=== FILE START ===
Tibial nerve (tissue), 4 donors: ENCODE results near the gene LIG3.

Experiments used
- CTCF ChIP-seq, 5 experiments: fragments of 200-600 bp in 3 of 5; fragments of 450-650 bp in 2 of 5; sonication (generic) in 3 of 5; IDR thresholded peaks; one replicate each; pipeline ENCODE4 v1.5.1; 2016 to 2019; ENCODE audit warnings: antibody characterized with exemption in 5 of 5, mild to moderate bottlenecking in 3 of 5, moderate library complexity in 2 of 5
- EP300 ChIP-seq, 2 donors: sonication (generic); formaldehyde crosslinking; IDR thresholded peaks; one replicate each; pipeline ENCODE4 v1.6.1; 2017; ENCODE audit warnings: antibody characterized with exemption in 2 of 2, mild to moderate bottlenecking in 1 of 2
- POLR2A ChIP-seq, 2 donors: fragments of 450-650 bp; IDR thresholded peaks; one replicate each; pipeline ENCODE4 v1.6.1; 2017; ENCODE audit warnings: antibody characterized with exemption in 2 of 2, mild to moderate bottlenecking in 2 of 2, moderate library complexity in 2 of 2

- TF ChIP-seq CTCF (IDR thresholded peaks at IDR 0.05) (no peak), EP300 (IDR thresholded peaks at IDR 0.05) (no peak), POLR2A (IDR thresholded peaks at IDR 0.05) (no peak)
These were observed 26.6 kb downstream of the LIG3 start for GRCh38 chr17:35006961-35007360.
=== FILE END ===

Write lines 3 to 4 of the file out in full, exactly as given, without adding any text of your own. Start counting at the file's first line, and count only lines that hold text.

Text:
- CTCF ChIP-seq, 5 experiments: fragments of 200-600 bp in 3 of 5; fragments of 450-650 bp in 2 of 5; sonication (generic) in 3 of 5; IDR thresholded peaks; one replicate each; pipeline ENCODE4 v1.5.1; 2016 to 2019; ENCODE audit warnings: antibody characterized with exemption in 5 of 5, mild to moderate bottlenecking in 3 of 5, moderate library complexity in 2 of 5
- EP300 ChIP-seq, 2 donors: sonication (generic); formaldehyde crosslinking; IDR thresholded peaks; one replicate each; pipeline ENCODE4 v1.6.1; 2017; ENCODE audit warnings: antibody characterized with exemption in 2 of 2, mild to moderate bottlenecking in 1 of 2